News - Volkswagen
VW mulls tech charges for users
Pay-as-you-go mooted for OTA autonomous driving functionality
15 Jul 2022
LIKE paying a subscription for satellite navigation, the use of over-the-air (OTA) delivered services in cars, such as autonomous driving functionality, may be “billable” in the future, according to Volkswagen.
The Wolfsburg-based manufacturer says the increasing adoption of OTA technology leaves the way clear for carmakers to start charging for these types of services and that OTA technology opens the door to charging for a wide range of “enhancements” delivered remotely.
If proven, OTA technology would become a new, possibly large revenue stream for car-makers and would facilitate charging customers in a manner similar to a taxi, rather than by annual fees.
But imperfections in the system and other issues have slowed the progression of the technology.
Volkswagen is, however, on the front foot with this development and is working to build an operating system that is capable of frequent over-the-air updates to enable enhancements such as full autonomous driving for a set distance.
Cariad, VW’s software provider, believes the company can monetise future software developments by offering customers pay-as-you-go autonomous driving technology.
“There is a new business model already out there – a subscription model, or function-on-demand – where you can drive autonomously if you want, for the next 80km; we would support that,” said Cariad CEO Dirk Hilgenberg in an interview with Bloomberg.
Level 4 or 5 self-driving options are not yet offered by VW, but Hilgenberg said it was possible to see that OTA technology would provide an opportunity to offer other services to consumers who are freed from driving the vehicle.
“You have to make sure to have what we call a digital services platform that lets the outside world in – Google, Apple, Amazon – where you can bring your accounts to stream and be entertained, or where you can work with office products, do a video conference, or prepare yourself for the next meeting. This is the product we want to sell. The product is our platforms,” he said.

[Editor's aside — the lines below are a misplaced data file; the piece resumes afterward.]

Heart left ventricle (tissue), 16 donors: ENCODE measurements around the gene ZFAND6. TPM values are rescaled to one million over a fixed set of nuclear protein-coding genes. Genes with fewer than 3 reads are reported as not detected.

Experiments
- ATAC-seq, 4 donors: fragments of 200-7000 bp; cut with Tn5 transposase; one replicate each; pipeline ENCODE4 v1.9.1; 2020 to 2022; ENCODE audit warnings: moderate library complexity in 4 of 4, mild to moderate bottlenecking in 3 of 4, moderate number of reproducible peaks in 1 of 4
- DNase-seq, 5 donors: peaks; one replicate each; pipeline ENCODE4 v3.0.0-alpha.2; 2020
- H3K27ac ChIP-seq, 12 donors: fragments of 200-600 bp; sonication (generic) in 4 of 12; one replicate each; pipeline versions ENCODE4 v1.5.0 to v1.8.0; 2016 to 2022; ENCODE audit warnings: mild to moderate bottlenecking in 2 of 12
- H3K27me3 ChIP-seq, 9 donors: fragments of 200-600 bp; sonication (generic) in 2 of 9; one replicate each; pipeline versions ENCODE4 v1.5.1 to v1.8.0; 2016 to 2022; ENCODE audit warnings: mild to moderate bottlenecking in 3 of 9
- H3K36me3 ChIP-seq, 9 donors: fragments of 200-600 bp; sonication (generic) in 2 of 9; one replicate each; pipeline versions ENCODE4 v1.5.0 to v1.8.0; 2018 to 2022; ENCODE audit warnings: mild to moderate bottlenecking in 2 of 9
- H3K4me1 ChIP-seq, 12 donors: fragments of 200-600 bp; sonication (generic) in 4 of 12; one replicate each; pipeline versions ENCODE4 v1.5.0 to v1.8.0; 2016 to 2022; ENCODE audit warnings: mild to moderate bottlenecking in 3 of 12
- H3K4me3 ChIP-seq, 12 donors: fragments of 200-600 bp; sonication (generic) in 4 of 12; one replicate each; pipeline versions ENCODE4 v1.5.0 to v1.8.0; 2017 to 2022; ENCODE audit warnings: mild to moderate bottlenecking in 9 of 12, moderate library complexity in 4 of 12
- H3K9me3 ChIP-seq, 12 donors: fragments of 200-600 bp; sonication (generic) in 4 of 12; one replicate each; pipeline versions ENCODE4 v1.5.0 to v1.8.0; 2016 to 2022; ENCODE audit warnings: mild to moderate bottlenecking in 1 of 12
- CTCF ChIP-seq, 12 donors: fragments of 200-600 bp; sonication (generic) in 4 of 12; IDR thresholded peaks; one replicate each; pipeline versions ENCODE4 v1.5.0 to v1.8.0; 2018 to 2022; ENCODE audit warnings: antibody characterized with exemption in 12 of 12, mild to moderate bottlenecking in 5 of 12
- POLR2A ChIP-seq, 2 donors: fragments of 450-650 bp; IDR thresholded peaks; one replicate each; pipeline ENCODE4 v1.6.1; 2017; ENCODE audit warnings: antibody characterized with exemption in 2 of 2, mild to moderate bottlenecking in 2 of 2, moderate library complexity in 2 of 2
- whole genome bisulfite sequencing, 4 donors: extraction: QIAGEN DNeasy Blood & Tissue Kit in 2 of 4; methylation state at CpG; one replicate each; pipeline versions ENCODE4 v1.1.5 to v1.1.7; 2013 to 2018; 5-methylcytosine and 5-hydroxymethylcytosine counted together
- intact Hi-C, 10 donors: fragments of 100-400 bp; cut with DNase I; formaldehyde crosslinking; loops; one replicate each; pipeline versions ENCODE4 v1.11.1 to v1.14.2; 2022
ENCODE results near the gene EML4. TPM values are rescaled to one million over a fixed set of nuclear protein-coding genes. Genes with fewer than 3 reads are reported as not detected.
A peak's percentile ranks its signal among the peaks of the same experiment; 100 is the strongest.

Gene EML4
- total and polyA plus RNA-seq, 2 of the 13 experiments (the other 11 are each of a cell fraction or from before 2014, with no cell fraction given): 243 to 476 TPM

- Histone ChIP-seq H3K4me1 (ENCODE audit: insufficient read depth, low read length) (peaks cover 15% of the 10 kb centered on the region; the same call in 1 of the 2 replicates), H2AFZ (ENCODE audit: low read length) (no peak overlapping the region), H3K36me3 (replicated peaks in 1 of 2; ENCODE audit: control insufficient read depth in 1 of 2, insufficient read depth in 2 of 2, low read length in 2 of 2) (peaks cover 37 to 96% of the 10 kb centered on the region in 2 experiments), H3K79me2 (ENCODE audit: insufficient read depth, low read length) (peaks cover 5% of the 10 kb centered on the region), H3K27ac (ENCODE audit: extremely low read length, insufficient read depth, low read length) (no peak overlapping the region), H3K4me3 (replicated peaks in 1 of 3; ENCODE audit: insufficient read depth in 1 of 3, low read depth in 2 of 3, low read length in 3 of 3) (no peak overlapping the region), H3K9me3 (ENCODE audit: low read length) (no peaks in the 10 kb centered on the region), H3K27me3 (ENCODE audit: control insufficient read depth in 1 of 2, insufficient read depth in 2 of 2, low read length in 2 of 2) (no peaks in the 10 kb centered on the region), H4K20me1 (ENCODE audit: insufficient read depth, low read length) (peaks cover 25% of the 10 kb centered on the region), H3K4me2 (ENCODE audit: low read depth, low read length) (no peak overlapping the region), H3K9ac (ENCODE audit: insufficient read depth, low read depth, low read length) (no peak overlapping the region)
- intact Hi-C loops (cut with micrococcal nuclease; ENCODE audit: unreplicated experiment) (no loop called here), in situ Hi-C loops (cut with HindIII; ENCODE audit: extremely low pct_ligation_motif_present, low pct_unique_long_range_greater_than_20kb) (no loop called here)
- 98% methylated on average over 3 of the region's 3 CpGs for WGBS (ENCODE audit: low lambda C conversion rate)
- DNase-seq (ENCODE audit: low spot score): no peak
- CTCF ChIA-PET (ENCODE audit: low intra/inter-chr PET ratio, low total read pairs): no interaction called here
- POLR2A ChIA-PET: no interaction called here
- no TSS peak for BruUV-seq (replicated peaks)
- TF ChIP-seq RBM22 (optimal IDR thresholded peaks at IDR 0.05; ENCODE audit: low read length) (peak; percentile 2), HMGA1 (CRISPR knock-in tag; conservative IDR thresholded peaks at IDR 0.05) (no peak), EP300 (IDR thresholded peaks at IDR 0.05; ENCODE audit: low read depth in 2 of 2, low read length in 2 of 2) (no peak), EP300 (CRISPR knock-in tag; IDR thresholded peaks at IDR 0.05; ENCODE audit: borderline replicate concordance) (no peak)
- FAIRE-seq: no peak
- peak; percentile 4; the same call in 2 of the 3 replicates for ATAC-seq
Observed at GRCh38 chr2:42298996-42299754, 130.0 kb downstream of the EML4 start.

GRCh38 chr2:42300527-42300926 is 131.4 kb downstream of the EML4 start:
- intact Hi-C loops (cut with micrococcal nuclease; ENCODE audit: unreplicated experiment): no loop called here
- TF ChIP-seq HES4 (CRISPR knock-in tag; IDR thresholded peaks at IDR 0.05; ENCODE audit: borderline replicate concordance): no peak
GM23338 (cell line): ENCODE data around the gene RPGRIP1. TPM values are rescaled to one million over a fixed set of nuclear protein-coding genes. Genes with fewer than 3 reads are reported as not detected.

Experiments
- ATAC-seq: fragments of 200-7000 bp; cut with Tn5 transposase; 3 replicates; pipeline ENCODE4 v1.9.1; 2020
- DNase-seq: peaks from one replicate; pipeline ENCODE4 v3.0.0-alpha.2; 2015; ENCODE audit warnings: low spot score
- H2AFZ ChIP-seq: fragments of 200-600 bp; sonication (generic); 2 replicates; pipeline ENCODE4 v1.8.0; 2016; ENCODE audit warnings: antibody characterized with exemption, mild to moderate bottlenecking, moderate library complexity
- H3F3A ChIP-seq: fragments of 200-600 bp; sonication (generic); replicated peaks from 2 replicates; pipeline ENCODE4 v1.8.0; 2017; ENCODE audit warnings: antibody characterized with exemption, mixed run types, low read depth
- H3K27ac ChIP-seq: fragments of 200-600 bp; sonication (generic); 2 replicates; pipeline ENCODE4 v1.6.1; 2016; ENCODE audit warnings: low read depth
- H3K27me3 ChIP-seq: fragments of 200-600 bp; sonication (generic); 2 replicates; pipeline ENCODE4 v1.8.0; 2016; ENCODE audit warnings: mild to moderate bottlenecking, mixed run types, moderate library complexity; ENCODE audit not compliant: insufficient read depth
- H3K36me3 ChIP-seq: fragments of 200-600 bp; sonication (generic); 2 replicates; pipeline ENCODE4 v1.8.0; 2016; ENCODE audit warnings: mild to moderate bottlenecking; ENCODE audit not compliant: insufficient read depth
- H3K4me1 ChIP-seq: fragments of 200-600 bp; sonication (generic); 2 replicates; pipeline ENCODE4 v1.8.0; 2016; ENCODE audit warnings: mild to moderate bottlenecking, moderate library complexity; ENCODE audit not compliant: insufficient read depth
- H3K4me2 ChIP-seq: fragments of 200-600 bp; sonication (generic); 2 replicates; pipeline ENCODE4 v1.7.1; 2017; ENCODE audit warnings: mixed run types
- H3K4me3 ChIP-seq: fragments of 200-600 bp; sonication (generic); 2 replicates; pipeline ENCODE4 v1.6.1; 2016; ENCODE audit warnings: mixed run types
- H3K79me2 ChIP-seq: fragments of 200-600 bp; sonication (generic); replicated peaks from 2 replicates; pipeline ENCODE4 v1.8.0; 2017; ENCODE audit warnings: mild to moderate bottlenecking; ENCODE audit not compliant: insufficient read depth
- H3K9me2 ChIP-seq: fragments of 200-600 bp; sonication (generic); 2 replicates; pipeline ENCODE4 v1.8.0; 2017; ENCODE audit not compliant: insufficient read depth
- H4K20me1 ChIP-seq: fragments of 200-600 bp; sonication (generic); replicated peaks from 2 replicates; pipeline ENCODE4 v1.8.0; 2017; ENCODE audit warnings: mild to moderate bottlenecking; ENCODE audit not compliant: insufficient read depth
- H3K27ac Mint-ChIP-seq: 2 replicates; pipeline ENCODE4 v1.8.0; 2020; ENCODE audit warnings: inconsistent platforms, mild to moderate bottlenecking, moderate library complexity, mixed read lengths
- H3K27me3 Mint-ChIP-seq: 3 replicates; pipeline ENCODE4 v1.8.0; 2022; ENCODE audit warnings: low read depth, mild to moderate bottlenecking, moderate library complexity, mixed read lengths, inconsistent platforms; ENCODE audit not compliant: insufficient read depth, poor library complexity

Volvo Cars has already acknowledged that it will charge a subscription for Ride Pilot, their full autonomous driving functionality product that will be available on the forthcoming full-electric flagship SUV.
Henrik Green, Volvo's head of advanced technology, said the car-maker is still debating what to charge for Ride Pilot, which it anticipates will be popular once availability issues are overcome.
According to Autonews Europe (ANE), VW Group CEO Herbert Diess has said the company can only remain a leading automaker and bypass rival Tesla if it steps up its software game. That makes the company’s Cariad unit a linchpin of its long-term success. But according to the publication, things have not gone smoothly thus far.
The division – set up in 2020 after a previous digital push went awry – introduced a toolkit for VW’s ID series of electric cars, including the first model, the ID3, which debuted with missing features, the report says.
Development of a premium software architecture has been plagued by infighting, delaying models including a full-electric version of Porsche’s Macan compact SUV, says ANE.
VW is working to build an operating system that is scalable across its brands and capable of frequent over-the-air updates to enable enhancements such as driver-assistance features – areas where Tesla is well ahead, the report says.
“We have vehicles starting from the entry level to the latest luxury Bentley, which of course have very different software and hardware needs,” said Mr Hilgenberg.
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